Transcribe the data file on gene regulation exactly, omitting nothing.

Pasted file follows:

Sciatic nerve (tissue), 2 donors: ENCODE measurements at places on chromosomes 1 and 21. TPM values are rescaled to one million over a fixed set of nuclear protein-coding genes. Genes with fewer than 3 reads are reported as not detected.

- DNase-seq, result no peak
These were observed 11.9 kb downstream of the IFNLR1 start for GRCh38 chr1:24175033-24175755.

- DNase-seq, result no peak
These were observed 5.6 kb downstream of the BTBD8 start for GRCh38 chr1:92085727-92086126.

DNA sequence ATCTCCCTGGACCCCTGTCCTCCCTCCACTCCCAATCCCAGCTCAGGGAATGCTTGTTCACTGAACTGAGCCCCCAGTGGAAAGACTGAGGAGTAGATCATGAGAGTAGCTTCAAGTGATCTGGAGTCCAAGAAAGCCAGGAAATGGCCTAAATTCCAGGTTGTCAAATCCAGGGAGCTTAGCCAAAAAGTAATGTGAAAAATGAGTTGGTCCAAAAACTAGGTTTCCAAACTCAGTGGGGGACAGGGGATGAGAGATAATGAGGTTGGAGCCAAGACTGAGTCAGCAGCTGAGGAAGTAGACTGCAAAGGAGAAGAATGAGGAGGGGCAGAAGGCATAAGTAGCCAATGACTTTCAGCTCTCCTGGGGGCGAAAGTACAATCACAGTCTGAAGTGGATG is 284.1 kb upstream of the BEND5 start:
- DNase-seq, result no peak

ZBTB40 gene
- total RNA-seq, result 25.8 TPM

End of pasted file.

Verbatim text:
Sciatic nerve (tissue), 2 donors: ENCODE measurements at places on chromosomes 1 and 21. TPM values are rescaled to one million over a fixed set of nuclear protein-coding genes. Genes with fewer than 3 reads are reported as not detected.

- DNase-seq, result no peak
These were observed 11.9 kb downstream of the IFNLR1 start for GRCh38 chr1:24175033-24175755.

- DNase-seq, result no peak
These were observed 5.6 kb downstream of the BTBD8 start for GRCh38 chr1:92085727-92086126.

DNA sequence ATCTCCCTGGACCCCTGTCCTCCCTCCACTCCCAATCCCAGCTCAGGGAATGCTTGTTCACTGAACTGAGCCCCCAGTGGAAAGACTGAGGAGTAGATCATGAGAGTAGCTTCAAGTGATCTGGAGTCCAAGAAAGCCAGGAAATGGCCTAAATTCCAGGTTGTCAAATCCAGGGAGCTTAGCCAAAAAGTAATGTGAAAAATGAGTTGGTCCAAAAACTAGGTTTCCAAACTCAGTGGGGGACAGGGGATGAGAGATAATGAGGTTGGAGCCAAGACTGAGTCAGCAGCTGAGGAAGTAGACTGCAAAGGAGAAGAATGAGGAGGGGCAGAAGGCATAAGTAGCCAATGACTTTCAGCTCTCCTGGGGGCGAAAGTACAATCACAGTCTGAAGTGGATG is 284.1 kb upstream of the BEND5 start:
- DNase-seq, result no peak

ZBTB40 gene
- total RNA-seq, result 25.8 TPM